Synopses & Reviews
In his first collection of short stories, Barnes explores the narrow body of water containing the vast sea of prejudice and misapprehension which lies between England and France with acuity humor, and compassion. For whether Barnes's English characters come to France as conquerors or hostages, laborers, athletes, or aesthetes, what they discover, alongside rich food and barbarous sexual and religious practices, is their own ineradicable Englishness. The ten stories that make up Cross Channel introduce us to a plethora of intriguing, original, and sometimes ill-fated characters. Elegantly conceived and seductively written, Cross Channel is further evidence of Barnes's wizardry.
"Ever since the publication some years ago of his beguiling and original Flaubert's Parrot,Julian Barnes has staked his claim to the literary heritage of Nabokov. This smart collection of short stories only adds to his patrimony. Barnes's prose is always a delight to read, not only for the imagination and simplicity of the tale, but for the sheer lyricism and intelligence of the page. This writer, clearly, is a master. Though Barnes's new stories are amazingly diverse, each takes up an aspect of the British experience of France: royal mercenaries attack a Protestant village in the south of France; two frumpy spinsters bring their English anxieties to a run-down vineyard near Bordeaux; an oldish writer journeys to Paris in the year 2015. Fresh and enjoyable and aesthetically just, this collection begs to be read and savored and read again by anyone with a fondness for France or fine literary craftsmanship." Reviewed by Daniel Weiss, Virginia Quarterly Review (Copyright 2006 Virginia Quarterly Review)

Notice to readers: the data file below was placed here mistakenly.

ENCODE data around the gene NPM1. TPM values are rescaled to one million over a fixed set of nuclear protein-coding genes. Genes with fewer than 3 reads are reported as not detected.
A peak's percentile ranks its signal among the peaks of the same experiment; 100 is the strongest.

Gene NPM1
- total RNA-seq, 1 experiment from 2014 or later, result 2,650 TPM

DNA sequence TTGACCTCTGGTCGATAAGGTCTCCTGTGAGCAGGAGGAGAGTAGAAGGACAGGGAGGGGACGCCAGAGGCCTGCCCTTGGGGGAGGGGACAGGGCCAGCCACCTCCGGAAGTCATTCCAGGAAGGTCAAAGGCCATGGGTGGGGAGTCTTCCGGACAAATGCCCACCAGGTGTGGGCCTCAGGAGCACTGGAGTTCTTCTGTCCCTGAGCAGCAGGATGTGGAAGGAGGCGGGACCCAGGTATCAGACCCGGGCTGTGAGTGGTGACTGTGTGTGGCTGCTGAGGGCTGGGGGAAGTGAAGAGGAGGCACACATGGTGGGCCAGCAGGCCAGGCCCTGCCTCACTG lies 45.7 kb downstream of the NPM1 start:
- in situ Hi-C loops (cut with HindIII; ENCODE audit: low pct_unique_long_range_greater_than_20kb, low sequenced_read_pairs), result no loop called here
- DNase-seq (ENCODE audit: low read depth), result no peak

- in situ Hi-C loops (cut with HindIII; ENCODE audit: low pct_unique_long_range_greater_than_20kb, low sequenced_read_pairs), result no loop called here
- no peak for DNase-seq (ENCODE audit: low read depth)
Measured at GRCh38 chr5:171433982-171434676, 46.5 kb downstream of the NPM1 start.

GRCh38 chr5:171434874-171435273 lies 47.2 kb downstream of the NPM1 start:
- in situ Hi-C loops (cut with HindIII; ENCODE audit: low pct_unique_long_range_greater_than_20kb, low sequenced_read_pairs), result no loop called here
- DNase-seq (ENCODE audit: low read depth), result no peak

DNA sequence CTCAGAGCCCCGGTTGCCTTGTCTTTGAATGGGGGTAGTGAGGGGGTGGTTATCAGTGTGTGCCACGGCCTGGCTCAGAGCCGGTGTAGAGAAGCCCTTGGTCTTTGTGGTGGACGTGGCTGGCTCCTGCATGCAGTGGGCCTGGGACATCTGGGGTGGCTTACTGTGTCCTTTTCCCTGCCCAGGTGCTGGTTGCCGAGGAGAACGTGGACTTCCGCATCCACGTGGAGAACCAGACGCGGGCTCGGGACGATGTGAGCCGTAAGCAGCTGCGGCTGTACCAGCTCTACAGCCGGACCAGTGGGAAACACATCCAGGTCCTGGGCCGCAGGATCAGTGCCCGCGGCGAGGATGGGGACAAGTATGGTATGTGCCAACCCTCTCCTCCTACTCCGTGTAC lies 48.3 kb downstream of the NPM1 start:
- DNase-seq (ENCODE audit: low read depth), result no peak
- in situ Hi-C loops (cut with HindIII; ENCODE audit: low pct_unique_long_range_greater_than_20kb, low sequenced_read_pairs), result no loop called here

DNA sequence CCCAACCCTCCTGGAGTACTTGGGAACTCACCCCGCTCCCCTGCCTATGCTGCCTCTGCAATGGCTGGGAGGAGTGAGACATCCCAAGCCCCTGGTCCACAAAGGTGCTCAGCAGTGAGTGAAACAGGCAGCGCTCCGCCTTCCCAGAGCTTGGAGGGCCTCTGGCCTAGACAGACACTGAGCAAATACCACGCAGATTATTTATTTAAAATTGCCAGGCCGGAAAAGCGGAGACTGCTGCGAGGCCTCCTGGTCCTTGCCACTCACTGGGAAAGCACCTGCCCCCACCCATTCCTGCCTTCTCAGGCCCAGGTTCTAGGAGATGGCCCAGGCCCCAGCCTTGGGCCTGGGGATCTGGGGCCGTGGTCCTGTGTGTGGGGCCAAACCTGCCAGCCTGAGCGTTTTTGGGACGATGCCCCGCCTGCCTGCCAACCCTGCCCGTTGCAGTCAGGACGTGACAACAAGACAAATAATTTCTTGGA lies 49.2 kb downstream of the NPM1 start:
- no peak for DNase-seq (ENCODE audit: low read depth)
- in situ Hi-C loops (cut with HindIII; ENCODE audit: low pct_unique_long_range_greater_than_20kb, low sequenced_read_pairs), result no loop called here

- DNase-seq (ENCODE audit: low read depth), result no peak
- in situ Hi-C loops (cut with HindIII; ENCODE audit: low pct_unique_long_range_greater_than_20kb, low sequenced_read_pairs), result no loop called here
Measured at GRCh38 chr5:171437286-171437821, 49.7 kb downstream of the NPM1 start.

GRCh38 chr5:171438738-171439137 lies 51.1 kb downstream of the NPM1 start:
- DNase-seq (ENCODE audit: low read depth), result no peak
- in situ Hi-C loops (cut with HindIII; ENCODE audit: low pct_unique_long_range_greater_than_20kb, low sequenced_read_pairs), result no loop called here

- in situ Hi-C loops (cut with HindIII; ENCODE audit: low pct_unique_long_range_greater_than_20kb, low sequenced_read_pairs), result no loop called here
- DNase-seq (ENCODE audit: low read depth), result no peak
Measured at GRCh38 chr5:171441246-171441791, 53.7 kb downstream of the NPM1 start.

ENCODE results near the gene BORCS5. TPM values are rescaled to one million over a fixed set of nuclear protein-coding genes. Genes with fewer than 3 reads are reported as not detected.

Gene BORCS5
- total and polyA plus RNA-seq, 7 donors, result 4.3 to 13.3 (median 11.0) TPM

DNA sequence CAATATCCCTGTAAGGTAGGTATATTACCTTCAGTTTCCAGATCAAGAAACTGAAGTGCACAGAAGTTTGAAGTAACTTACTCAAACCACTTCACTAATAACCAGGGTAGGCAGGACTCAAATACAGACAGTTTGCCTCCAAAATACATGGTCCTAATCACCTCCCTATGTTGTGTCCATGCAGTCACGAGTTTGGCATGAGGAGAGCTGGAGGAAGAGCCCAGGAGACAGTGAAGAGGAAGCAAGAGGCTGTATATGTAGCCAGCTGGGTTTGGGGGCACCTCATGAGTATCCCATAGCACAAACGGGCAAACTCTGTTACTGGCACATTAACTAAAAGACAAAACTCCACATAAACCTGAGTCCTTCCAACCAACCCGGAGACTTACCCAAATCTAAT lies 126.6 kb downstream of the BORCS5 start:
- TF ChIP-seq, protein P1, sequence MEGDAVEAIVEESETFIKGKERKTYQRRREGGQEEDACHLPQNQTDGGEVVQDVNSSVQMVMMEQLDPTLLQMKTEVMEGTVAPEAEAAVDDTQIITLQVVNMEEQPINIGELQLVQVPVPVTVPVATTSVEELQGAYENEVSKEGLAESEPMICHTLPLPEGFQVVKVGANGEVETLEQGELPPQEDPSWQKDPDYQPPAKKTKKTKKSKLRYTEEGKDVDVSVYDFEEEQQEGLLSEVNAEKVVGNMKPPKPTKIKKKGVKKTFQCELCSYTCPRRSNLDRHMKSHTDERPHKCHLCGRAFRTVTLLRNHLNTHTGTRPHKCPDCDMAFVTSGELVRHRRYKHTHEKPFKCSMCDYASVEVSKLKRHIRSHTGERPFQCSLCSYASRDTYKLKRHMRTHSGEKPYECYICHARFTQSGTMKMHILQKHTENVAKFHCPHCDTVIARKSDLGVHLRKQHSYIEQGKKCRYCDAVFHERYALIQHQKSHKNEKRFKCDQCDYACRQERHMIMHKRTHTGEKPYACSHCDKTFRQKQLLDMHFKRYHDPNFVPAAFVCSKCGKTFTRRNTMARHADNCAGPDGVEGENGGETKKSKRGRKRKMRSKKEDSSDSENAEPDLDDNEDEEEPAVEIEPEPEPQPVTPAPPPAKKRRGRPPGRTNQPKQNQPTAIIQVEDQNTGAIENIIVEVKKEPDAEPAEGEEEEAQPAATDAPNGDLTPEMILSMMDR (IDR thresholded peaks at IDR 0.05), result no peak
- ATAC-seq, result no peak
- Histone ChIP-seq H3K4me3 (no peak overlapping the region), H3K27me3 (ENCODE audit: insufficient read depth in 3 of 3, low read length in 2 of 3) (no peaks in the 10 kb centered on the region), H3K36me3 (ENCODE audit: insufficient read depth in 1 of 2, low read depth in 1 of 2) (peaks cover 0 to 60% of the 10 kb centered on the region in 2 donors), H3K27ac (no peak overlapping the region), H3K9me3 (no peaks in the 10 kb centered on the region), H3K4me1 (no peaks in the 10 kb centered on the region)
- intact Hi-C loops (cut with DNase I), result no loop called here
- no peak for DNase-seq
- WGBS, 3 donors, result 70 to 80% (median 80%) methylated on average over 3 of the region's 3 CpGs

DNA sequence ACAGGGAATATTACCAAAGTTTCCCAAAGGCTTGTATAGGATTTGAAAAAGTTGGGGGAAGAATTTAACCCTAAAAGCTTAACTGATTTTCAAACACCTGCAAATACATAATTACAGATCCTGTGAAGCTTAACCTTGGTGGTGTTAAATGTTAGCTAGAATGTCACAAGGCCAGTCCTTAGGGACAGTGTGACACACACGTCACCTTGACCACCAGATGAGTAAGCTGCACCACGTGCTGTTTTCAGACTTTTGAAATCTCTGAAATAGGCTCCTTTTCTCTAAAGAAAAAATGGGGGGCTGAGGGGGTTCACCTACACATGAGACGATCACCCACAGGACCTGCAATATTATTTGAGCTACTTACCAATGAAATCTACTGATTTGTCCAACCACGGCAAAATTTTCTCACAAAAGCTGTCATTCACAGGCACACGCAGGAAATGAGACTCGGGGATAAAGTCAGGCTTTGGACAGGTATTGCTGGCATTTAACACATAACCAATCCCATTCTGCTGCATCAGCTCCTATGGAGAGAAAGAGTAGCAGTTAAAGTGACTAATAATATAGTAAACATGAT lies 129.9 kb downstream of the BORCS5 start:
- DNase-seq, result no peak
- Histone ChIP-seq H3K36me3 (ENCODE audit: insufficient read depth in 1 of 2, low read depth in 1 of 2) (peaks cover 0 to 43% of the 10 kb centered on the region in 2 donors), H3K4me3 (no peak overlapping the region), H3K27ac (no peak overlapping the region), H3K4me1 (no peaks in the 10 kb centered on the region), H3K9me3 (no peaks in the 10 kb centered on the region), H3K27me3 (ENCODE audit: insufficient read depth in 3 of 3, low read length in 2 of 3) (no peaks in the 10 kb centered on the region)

About the Author
Julian Barnes was born in Leicester in 1946 and educated in London and Oxford. He worked as a lexicographer on the Oxford English Dictionary, then as a journalist for the New Statesman, the Sunday Times and the Observer. He is the author of eight novels, a collection of essays, a book of short stories, and is the first Englishman to have won both the Prix Medicis and the Prix Femina. In 1988 he was made a Chevalier and in 1995 he became an Officier de L'Ordre des Arts et des Lettres.